Okay, back to the matter at hand, track 4. Man, this is where stuff gets G.E.N.E.R.I.C.. The theme, the instrumentalization, the vocals, everything is so unnecesarily forced and repetitive, it’s a pain in the neck. It’s not atrocious, it doesn’t suck, but after the first few minutes, I was just praying for this song to end so we can continue and get closer to the end of this misery. The only merits I can give ”Cocaine Phantoms” are the title and the unsettling, dark atmosphere, which is the only breath of freshness I could find in these 9 minutes.

Watching The Ward Go By” is also a rather unexpected take, to a certain extent. There are no distorted guitars or actual singing in the first half, just some clean axing and some dude talking about something; that’s the best way to sum it up. Then, in the fifth minute, we have some powerful guitar/vocal harmony, which lasts for about 15 seconds, before getting back to the usual formula. It’s a shame to be honest, because this one had a lot of potential, but besides those 15 seconds and the outro drums, there’s nothing in the second half of ”Watching The Ward Go By”  to be appreciated.

Anemia” returns with the unsettling, almost Halloween-ish atmosphere with some good old fashioned nihilism; as if the drugs weren’t enough. But sadly, ”Anemia” is the weakest track on the album, and that says a lot. I’d even go as far as to say the eighth song on WITH THE DEAD’s second album is the only song that actually sucks. It’s miserable, but not in a good way; it’s miserable for the listener. The compositions aren’t just generic, they are uninspired and poor. ”Anemia” was one of the worst 7 minutes of my life.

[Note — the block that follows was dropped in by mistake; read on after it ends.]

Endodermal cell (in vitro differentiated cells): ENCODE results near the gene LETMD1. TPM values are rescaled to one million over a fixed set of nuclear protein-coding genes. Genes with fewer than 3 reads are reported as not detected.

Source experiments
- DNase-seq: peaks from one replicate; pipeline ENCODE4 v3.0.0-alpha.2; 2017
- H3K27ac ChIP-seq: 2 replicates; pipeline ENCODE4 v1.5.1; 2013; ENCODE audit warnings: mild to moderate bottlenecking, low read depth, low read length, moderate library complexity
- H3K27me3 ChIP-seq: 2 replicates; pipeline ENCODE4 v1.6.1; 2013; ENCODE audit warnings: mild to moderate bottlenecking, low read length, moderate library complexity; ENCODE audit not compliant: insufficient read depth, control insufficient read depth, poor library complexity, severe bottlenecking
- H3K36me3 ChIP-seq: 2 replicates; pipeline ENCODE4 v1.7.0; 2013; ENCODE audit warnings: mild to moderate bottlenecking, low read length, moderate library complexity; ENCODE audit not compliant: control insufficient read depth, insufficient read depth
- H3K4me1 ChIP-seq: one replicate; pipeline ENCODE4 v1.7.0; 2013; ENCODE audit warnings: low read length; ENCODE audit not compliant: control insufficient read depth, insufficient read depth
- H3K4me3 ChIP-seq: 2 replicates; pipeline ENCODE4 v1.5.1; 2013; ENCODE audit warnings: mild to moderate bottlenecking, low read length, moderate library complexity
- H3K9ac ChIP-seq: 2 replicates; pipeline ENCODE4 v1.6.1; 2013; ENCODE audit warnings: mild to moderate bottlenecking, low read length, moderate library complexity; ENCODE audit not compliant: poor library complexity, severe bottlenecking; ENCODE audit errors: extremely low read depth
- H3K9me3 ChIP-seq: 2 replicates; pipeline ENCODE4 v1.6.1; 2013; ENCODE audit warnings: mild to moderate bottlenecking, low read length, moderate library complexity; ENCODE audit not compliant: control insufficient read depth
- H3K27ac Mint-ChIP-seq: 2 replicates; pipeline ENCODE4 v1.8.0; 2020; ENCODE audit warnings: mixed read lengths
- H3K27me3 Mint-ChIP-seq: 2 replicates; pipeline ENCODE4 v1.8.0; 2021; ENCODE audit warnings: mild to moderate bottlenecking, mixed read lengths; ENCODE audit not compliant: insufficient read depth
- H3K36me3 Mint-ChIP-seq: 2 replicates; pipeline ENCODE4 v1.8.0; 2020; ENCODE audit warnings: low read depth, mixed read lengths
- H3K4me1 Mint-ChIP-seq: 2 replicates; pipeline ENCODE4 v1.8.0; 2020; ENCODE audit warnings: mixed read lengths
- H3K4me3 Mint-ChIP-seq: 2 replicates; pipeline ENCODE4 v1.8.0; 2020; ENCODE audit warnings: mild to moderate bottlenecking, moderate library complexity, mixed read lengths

CV1” doesn’t save anything, but at least is a lot tolerable than most songs on the disk. Maybe it’s because it’s right after the worst song, who knows? I’m sitting here, writing this, wanting to forget this album and especially this song, but actually that may be a plus, for ”CV1” at least. Maybe, just maybe the song had this negative impact on me, the mood, the nihilism, the darkness, and that’s why I feel so bad now. Or maybe it’s simply because I don’t like it at all and I’m trying to make excuses for it or whatever. The concluding track is a non-stop 20 minutes of overly distorted stale riffing with an interesting, but not revolutionary glitching outro that leaves a little bittersweet aftertaste.

So, in conclusion, ”Love From With The Dead” hated me, but in all honesty, I hated it more. Okay, just kidding, but this album is the definition of mediocrity. It had a lot of potential, but it fell on it’s face after the third track. The record is a nice and sometimes interesting effort at making something new, but overall it sticks to it’s formula too much and becomes really generic due to the lack of diversity and bravery.

Songwriting: 5
Originality: 7
Memorabilty: 2
Production: 8

2 Star Rating

Tracklist:
1.  Isolation
2.  Egyptian Tomb
3.  Reincarnation of Yesterday
4.  Cocaine Phantoms
5.  Watching The Ward Go By
6.  Anemia
7.  CV1
Lineup:
Lee Dorrian – Vocals
Tim Bagshaw – Guitars
Leo Smee – Bass
Alex Thomas – Drums
Record Label: Rise Above Records
     


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Edited 16 December 2017